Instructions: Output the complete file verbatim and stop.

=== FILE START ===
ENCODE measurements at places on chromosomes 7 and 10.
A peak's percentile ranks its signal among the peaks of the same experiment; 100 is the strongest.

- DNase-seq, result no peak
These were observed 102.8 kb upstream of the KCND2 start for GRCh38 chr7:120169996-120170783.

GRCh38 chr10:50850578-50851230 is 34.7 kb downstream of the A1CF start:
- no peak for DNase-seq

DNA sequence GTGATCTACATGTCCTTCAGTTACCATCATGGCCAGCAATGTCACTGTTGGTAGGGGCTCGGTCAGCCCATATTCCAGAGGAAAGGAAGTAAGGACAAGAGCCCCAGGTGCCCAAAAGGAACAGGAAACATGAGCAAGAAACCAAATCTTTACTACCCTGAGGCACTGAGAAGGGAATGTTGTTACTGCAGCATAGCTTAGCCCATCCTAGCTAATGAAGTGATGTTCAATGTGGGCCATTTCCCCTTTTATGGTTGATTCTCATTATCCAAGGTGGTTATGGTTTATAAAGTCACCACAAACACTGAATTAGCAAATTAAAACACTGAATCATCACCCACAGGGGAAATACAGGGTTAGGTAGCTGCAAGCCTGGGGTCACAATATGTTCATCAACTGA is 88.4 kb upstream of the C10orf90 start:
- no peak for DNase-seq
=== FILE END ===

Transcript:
ENCODE measurements at places on chromosomes 7 and 10.
A peak's percentile ranks its signal among the peaks of the same experiment; 100 is the strongest.

- DNase-seq, result no peak
These were observed 102.8 kb upstream of the KCND2 start for GRCh38 chr7:120169996-120170783.

GRCh38 chr10:50850578-50851230 is 34.7 kb downstream of the A1CF start:
- no peak for DNase-seq

DNA sequence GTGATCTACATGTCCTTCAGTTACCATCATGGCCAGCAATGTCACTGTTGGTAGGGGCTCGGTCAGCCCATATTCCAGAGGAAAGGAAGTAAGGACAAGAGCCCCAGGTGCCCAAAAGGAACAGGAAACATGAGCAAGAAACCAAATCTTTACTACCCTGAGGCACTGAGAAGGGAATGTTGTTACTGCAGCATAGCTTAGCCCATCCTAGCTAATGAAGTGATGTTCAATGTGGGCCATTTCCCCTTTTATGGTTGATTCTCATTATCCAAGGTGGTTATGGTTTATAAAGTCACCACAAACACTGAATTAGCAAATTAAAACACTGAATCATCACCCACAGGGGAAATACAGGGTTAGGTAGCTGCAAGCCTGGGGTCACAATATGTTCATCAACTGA is 88.4 kb upstream of the C10orf90 start:
- no peak for DNase-seq